A draft of a blog I wrote in December:
Two albums that need to be reviewed: Jay-Z's Kingdom Come and Clipse's Hell Hath No Fury.
Jay-Z is getting blasted for his new album, and in my opinion, the criticism is largely unfair. No, it isn't The Blueprint, and not really close. I would not call it a classic or even "great" record. But Kingdome Come includes some good songs ("Oh My God," "Kingdome Come,") some very good songs ("Show Me What You Got," "The Prelude") and some songs that have the right to exist "Do U Wanna Ride?" "Trouble"). Yes, some terrible songs made their way onto the track list ("Lost One," "Anything"), but let's not go nuts here (and by "let's", I suppose I mean the internet rap bloggers who don't read my blog and my two friends that listen to rap music). Young H-O's rapping is, again, in my opinion, as good as he has been in the past few years, a Black Album-type flow. The faults lie in its production and choruses (I still think "Show Me What You Got" is his best lead single maybe ever, despite what everyone else seems to think). Production is 90% of the reason why an album is successful or not, which is why 50 Cent's Get Rich or Die Tryin' sold so much, not his average-at-best lyrical ability. I would have hoped that Jay-Z's album would have had better production than it does, but there are enough lyrical punch lines and typical HOV swagger to satisfy me. But, what did anyone expect? Any highly-anticipated comeback album is always going to suffer the same fate: Expectations that cannot be met. Just ask Eminem. Encore is the second-worst album I own, behind Nas' Nastradamus.
Jay-Z Kingdome Come: 3.5 stars
On the other hand, Clipse's new album, Hell Hath No Fury, has greatly surprised me. I had read reviews calling it a classic, XXL Magazine gave it their highest rating, Pitchfork, a notoriously ruthless website, gave it a 91. I never really listened the Clipse before, but based on those reviews I had to pick it up. Sometimes, musicians--rappers, rock bands, pop stars, or whoever--only seem to exist within a vacuum of the lower third of the TRL countdown. I think the best example I can think of to describe this view is Jet. Jet is an Austrailan rock band that sounds like they are from the 1970s. Granted, there are numerous Austrailian rock bands that sound like they are from the 1970s (Wolfmother, um...ok, one other band), but I don't consider Jet to be a real band. I have heard many of their songs and I assume that they both write and record those songs, and had probably played them in Austrailian dive bars before being signed to a record deal, but they seem so constructed that I cannot picture them as existing as real human beings. I can't picture a Jet concert. I can't imagine a Jet interview. I can't even fathom members of Jet eating a bag of potato chips. The songs are pretty good too, but never would I consider buying a Jet album. Other artists in the Vacuum Category are Sean Paul, Akon, that Natasha Bettencourt/Bettingfield character, and Clipse. It's not to say that those occupying the Vaccuum were bad, inauthentic, or any other descriptor of being "fabricated by the music industry" (if I remember, that "Unwritten" song was pretty catchy). I just can't picture them existing as real human beings who do real human things.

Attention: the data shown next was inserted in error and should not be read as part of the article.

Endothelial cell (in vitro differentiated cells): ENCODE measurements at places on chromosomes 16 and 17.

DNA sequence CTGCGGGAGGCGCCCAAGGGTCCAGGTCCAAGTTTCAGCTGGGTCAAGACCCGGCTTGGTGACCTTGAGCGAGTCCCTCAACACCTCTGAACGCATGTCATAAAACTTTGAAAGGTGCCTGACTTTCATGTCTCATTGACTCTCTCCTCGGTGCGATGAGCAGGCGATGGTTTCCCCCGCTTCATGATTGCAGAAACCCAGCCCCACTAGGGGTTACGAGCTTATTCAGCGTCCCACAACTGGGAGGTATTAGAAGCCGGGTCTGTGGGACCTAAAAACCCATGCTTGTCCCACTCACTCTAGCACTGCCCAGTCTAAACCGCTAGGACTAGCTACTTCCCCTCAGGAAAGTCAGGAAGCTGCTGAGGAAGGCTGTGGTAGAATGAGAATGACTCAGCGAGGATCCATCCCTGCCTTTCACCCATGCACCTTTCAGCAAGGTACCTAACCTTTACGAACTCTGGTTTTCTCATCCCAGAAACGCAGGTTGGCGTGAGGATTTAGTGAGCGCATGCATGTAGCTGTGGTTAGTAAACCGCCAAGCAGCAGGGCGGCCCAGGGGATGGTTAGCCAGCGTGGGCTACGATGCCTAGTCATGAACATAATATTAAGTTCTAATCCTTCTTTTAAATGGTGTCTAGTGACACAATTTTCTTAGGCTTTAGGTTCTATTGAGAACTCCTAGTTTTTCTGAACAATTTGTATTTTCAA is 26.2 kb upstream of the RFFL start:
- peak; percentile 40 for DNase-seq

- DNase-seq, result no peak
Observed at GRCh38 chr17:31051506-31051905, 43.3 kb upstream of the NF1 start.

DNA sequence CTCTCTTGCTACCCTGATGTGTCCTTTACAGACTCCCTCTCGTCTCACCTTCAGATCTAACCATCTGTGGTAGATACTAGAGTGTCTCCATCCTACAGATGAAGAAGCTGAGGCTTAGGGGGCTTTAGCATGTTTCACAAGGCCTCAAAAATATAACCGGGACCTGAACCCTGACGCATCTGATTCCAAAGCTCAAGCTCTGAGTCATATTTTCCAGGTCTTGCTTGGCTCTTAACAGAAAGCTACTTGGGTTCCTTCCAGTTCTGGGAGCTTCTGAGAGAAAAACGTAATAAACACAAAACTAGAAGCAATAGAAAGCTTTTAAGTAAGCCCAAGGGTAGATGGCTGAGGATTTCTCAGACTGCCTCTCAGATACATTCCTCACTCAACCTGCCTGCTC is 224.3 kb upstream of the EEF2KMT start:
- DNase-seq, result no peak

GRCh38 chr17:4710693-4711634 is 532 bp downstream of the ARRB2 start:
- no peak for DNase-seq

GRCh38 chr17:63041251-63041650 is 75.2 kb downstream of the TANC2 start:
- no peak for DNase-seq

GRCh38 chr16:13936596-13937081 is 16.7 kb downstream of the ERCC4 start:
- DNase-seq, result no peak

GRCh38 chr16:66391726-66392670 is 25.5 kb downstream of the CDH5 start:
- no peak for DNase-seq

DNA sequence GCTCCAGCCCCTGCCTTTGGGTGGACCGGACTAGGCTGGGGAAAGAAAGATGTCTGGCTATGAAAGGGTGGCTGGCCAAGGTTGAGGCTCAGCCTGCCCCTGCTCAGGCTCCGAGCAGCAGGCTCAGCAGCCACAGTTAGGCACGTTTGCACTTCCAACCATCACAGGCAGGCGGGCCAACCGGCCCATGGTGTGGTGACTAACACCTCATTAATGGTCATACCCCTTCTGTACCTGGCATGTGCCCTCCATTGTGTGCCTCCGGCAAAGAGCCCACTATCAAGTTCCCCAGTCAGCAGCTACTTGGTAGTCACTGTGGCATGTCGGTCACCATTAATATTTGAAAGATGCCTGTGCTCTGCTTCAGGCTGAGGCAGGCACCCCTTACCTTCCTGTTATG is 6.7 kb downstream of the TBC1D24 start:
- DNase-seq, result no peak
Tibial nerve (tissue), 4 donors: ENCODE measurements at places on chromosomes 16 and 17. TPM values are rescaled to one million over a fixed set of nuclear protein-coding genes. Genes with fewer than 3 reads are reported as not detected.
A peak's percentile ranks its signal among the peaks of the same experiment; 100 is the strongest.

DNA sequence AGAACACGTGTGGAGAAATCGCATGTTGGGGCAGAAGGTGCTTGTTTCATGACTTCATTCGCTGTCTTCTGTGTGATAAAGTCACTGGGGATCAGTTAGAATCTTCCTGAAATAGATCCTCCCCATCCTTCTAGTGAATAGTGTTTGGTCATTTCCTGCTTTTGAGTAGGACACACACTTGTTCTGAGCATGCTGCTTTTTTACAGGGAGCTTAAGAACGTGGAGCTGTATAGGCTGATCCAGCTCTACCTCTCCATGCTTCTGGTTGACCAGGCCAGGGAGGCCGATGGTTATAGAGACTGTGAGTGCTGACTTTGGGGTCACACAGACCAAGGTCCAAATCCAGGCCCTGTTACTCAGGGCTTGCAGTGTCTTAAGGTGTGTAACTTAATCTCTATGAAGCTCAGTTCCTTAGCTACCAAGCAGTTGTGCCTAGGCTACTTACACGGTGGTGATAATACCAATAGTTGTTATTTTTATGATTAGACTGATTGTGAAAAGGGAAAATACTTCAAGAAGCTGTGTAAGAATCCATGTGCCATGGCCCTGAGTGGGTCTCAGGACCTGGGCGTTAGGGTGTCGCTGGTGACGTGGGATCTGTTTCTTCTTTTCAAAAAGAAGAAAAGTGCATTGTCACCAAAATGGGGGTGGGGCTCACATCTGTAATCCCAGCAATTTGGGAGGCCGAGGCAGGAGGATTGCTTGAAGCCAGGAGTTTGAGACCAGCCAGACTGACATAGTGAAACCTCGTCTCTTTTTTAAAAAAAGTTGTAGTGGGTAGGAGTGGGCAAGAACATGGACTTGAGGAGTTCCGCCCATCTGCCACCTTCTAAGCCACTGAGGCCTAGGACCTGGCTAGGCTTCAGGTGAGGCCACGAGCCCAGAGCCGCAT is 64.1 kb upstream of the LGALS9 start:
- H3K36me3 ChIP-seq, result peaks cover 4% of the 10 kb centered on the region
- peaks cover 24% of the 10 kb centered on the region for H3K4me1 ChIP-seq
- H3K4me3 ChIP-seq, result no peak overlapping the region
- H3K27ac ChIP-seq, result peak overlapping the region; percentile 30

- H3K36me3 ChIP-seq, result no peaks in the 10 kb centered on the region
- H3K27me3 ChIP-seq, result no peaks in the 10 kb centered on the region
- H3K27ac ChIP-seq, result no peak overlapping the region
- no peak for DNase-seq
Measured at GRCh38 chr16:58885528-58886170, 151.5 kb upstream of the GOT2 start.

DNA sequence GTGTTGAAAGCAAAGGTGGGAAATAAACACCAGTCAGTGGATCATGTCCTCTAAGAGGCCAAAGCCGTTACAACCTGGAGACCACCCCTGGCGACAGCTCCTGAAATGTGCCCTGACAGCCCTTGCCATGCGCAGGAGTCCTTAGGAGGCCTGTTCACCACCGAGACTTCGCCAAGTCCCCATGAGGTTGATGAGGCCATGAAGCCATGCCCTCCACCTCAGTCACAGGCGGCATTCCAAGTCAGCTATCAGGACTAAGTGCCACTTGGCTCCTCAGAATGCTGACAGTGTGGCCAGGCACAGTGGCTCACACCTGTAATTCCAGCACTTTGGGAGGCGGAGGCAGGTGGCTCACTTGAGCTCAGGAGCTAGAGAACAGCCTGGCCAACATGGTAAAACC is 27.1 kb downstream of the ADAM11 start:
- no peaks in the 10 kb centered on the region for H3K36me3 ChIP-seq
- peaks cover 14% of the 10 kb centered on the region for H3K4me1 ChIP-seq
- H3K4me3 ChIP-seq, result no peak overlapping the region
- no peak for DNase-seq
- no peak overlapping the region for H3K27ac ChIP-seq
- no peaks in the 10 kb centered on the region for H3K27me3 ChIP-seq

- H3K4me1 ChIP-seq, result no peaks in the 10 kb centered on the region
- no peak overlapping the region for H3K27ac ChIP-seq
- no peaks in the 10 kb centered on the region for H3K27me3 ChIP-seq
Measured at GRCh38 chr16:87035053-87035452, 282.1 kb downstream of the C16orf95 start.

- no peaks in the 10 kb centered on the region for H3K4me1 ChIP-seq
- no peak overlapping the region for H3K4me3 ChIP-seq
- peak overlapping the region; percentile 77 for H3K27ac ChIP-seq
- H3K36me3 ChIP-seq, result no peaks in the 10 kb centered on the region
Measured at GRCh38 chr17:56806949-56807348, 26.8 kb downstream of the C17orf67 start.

Clipse no longer belongs in the Vaccum. They have graduated to "real human being" status.
This is one of the best rap albums in a long time. There is not one song on Hell Hath No Fury that I would describe as less than "very, very good." I know that Pharrell saves most of his good beats for Clipse because they were friends in Virginia, and there are some bangers here. The real surprise is how well Clipse rhyme, and what they rhyme about.
A large percentage of their lyrics are about selling drugs and the money they have made from selling said drugs, but this is no unique part of rap music. However, the brothers then rap about relatively obscure European cities Oslo, Frankfurt, and Cologne (Cologne?? I've only heard about that place from my art history class sophomore year!), Salvador Dali paintings, Oliver Twist, and former World Championship Wrestling CEO Eric Bischoff. This was unexpected. This album is very strong all the way through, and even Slim Thug and Pharrell's guest rapping don't do any damage. This might be the OK Computer of rap.
Clipse Hell Hath No Fury gets count'em, * * * * *, 5 stars out of 5.